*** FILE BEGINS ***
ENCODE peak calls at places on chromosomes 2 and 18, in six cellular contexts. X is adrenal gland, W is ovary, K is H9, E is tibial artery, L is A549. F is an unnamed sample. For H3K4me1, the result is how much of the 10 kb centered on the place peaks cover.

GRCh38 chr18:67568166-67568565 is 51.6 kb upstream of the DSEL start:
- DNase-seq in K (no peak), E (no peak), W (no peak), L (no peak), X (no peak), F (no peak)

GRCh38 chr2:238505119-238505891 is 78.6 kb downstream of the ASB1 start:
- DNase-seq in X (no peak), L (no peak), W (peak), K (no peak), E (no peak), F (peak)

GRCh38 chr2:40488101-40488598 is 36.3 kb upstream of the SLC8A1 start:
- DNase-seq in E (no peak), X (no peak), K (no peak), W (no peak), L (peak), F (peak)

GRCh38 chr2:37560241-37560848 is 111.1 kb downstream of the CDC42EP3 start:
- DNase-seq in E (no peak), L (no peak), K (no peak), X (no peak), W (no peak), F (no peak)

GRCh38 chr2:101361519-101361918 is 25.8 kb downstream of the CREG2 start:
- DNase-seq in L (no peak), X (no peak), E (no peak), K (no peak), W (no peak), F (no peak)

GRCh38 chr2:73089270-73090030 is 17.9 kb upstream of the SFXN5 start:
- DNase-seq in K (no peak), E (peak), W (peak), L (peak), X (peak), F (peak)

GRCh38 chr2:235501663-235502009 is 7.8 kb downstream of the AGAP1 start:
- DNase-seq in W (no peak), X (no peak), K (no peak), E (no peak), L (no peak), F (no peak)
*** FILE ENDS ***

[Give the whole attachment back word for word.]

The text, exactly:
ENCODE peak calls at places on chromosomes 2 and 18, in six cellular contexts. X is adrenal gland, W is ovary, K is H9, E is tibial artery, L is A549. F is an unnamed sample. For H3K4me1, the result is how much of the 10 kb centered on the place peaks cover.

GRCh38 chr18:67568166-67568565 is 51.6 kb upstream of the DSEL start:
- DNase-seq in K (no peak), E (no peak), W (no peak), L (no peak), X (no peak), F (no peak)

GRCh38 chr2:238505119-238505891 is 78.6 kb downstream of the ASB1 start:
- DNase-seq in X (no peak), L (no peak), W (peak), K (no peak), E (no peak), F (peak)

GRCh38 chr2:40488101-40488598 is 36.3 kb upstream of the SLC8A1 start:
- DNase-seq in E (no peak), X (no peak), K (no peak), W (no peak), L (peak), F (peak)

GRCh38 chr2:37560241-37560848 is 111.1 kb downstream of the CDC42EP3 start:
- DNase-seq in E (no peak), L (no peak), K (no peak), X (no peak), W (no peak), F (no peak)

GRCh38 chr2:101361519-101361918 is 25.8 kb downstream of the CREG2 start:
- DNase-seq in L (no peak), X (no peak), E (no peak), K (no peak), W (no peak), F (no peak)

GRCh38 chr2:73089270-73090030 is 17.9 kb upstream of the SFXN5 start:
- DNase-seq in K (no peak), E (peak), W (peak), L (peak), X (peak), F (peak)

GRCh38 chr2:235501663-235502009 is 7.8 kb downstream of the AGAP1 start:
- DNase-seq in W (no peak), X (no peak), K (no peak), E (no peak), L (no peak), F (no peak)